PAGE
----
Turbulence — that exhilarating roller coaster ride in the sky that even the most seasoned travelers secretly dread. We've all been there, gripping the armrest with white-knuckled determination, as the plane dances through pockets of chaotic air. But let's be real here, folks.
As nerve-wracking as it can be, turbulence has mostly been that annoying backseat driver on our flight, whining and complaining. Until, of course, it decided to up its game and turn into the grand finale of bad flights – injuring passengers and playing doctor by sending them straight to the hospital as it did on one recent flight.
Around twelve passengers were injured as a result of turbulence encountered during a Delta Air Lines flight from Milan to Atlanta on Tuesday.
Delta issued a statement that their flight DL175 underwent intense turbulence prior to a safe landing in Atlanta, and the Federal Aviation Administration announced that the incident occurred when the flight was approximately 40 miles northeast of Hartsfield-Jackson Atlanta International Airport.
The plane successfully landed around 7 p.m. Following the landing, eleven passengers and crew members were taken to the hospital for treatment of their injuries.
The airline expressed its priority in tending to the well-being of its customers and crew who suffered injuries. They also extended their gratitude towards the initial responders who were present to provide medical assistance and to transport the injured individuals to the hospital.
Terror in the Skies
Commonly used for longer flights, the Airbus A350 carried a total of 151 passengers and 14 crew members. The airline made assurances that U.S. Customs and Border Protection took care to clear passengers requiring medical assistance for onward travel. Those uninjured were provided accommodations, food, and re-booking services.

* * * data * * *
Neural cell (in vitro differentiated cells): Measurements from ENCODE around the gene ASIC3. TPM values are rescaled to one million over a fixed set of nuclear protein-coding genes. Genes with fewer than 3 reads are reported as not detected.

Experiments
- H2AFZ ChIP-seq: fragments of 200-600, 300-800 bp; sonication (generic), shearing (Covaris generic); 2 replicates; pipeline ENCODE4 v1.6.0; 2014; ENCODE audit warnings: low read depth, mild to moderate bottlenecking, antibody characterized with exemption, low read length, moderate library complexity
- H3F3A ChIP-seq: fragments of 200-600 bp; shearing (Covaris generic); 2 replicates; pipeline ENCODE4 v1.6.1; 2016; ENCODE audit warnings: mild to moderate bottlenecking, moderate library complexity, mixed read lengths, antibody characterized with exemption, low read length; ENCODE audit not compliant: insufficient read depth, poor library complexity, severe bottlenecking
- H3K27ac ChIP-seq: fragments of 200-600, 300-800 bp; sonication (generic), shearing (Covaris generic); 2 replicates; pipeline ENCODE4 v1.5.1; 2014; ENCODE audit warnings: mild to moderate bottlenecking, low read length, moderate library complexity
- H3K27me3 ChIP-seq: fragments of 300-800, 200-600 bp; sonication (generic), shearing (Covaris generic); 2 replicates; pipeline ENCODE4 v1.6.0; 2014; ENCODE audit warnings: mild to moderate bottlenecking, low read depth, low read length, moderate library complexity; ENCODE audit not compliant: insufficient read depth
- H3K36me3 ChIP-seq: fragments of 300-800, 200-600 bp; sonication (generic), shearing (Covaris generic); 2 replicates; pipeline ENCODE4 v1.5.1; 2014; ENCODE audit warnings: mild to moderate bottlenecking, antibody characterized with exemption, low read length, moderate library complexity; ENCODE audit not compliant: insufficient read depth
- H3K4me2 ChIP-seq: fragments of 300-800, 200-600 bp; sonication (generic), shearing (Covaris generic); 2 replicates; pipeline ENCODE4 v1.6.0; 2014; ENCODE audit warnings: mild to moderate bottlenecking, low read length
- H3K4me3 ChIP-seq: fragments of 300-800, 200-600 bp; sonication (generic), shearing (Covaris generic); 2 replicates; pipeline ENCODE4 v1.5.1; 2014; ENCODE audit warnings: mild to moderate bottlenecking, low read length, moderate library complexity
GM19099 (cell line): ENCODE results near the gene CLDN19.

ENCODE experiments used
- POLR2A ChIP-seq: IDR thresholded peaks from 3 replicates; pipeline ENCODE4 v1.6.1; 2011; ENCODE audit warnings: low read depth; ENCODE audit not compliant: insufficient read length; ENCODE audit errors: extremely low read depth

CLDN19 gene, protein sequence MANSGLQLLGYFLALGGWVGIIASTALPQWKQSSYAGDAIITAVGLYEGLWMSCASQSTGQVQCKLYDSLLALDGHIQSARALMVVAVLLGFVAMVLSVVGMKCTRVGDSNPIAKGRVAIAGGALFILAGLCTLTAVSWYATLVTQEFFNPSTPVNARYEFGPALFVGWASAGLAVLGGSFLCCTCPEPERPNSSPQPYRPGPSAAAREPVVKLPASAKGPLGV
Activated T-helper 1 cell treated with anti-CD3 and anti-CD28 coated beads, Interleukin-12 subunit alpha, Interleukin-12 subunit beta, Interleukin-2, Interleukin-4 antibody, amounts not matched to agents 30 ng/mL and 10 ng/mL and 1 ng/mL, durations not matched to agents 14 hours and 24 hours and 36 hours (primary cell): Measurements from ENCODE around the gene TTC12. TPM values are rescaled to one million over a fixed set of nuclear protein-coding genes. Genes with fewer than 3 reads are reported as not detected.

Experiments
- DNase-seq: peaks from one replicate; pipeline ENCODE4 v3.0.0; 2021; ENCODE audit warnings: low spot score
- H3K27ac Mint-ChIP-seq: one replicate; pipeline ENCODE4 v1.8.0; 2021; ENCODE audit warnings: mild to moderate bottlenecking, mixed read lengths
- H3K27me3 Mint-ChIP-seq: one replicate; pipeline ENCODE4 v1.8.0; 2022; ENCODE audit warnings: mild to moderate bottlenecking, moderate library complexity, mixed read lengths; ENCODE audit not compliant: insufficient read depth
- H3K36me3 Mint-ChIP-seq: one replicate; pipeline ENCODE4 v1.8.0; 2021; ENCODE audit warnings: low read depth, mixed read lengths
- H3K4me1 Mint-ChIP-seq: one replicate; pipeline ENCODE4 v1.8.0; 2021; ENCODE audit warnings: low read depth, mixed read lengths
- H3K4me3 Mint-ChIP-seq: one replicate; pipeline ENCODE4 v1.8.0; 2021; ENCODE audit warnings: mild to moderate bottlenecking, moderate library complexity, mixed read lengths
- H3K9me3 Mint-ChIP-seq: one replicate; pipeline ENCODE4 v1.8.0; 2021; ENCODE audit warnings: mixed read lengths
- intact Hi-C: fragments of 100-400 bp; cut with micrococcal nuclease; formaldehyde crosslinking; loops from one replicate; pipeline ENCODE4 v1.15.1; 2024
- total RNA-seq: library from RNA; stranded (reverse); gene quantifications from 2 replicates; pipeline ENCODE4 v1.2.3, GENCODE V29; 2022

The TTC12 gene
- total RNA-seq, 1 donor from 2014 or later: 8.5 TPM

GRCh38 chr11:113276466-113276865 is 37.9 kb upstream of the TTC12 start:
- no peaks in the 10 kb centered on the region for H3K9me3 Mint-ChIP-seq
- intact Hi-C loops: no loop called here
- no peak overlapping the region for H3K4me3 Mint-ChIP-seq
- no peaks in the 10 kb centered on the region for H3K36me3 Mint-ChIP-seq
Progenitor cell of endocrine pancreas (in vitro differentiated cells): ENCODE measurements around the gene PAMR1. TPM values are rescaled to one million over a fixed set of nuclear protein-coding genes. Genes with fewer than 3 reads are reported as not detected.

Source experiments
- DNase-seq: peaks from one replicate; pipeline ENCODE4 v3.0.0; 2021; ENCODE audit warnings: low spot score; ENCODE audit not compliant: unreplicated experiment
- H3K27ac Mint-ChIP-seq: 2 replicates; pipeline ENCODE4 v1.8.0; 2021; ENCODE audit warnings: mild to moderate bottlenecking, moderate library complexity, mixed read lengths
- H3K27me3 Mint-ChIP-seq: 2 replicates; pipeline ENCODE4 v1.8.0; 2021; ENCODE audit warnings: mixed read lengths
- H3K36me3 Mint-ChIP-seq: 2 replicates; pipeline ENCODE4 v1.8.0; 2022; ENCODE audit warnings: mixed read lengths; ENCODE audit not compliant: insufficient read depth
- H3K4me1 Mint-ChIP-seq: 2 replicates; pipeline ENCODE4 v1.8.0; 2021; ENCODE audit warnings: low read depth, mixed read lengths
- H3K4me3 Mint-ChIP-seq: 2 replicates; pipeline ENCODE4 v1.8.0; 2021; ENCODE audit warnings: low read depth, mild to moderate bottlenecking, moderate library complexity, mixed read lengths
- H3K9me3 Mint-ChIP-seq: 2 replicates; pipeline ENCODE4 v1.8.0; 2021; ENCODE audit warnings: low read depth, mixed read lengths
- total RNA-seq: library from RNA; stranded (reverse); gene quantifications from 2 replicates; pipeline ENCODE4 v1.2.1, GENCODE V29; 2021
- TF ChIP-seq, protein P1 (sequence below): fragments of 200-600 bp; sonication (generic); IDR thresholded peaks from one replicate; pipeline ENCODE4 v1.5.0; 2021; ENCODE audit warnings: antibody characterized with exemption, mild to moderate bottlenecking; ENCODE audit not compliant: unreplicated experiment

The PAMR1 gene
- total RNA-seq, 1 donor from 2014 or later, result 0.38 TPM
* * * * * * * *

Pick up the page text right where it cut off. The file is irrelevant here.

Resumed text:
This incident marks the latest in a series of airlines encountering severe turbulence over the past year. In March, Lufthansa flight 469 from Austin, Texas, to Frankfurt, Germany, experienced severe turbulence at 37,000 feet over Tennessee, resulting in injuries and diversion to Washington, D.C.'s Dulles International Airport.
Another instance occurred in December 2022, when a Hawaiian Airlines flight from Phoenix to Honolulu encountered severe turbulence at an altitude of around 36,000 feet.
The sudden unstable air pocket caused unrestrained passengers and unsecured objects to become airborne, resulting in injuries ranging from lacerations and bruising to loss of consciousness and even a serious head injury.
Video of the events shows the displacement of overhead compartment bin doors and an oxygen mask dangling above one passenger. An injured passenger is seen pressing an ice pack to their head and a series of passengers are being escorted or carried out by emergency medical personnel and are wearing beck braces.
As one passenger descends an escalator, injured passengers can be seen sitting in wheelchairs provided by the airline and tended to by emergency medical responders.
“Always wear your seatbelt on the plane!” the passenger stated in a video post on social media. “My flight #delta175 hit severe turbulence and dropped, and folks including myself went flying up out their seats.” The passenger goes on to explain that one woman during the flight had hit the overhead bin and cracked it with her head.
Other accounts suggest there were a number of significant injuries, which included the flight crew. An emergency landing had to be made, and those who were not seriously injured had to remain on the plane until a new flight crew arrived as passengers are not permitted to disembark without a flight crew.